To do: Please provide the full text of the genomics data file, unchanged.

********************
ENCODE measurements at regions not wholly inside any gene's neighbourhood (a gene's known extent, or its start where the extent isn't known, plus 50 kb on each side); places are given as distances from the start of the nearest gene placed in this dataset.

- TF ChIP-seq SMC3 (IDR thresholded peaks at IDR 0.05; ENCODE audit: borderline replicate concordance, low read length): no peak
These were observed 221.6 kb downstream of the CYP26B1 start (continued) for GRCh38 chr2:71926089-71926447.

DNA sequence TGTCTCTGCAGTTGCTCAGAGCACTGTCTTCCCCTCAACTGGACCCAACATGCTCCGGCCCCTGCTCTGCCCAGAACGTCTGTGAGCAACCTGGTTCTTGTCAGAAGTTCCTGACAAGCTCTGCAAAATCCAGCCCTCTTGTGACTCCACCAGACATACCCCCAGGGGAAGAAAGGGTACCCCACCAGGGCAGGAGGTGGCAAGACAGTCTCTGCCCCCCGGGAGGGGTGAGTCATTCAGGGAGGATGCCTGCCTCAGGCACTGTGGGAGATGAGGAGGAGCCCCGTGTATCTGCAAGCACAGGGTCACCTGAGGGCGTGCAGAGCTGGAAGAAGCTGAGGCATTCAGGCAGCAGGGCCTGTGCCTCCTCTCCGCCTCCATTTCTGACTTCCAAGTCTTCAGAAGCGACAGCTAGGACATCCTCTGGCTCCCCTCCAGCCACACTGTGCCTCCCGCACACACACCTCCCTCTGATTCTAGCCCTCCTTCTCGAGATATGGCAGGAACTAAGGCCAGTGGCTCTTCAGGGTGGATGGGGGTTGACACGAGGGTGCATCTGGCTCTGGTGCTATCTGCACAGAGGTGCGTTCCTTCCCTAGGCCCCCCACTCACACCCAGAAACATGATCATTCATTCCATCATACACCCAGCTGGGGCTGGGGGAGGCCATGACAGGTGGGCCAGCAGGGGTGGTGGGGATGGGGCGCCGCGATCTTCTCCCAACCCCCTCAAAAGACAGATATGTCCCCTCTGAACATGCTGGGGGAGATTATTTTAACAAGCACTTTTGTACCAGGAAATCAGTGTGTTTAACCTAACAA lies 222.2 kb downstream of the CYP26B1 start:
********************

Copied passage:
ENCODE measurements at regions not wholly inside any gene's neighbourhood (a gene's known extent, or its start where the extent isn't known, plus 50 kb on each side); places are given as distances from the start of the nearest gene placed in this dataset.

- TF ChIP-seq SMC3 (IDR thresholded peaks at IDR 0.05; ENCODE audit: borderline replicate concordance, low read length): no peak
These were observed 221.6 kb downstream of the CYP26B1 start (continued) for GRCh38 chr2:71926089-71926447.

DNA sequence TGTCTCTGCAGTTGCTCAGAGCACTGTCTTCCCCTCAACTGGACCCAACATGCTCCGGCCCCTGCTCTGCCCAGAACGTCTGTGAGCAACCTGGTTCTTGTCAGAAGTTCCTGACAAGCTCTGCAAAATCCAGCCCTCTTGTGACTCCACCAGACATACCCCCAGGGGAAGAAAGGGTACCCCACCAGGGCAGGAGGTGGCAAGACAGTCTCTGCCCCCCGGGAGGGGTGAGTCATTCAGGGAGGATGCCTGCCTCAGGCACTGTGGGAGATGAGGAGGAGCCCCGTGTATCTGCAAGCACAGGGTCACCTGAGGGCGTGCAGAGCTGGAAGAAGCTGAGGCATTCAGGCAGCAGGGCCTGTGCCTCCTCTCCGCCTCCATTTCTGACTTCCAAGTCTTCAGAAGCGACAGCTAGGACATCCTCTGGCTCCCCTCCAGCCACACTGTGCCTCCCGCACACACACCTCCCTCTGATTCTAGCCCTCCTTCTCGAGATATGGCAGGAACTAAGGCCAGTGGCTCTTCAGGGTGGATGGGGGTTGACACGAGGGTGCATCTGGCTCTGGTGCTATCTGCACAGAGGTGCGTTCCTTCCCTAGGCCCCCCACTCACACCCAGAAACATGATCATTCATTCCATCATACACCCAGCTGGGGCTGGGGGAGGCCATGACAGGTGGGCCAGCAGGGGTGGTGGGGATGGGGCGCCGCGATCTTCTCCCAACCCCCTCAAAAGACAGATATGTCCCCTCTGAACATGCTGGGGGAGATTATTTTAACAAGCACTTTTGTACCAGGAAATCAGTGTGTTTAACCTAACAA lies 222.2 kb downstream of the CYP26B1 start: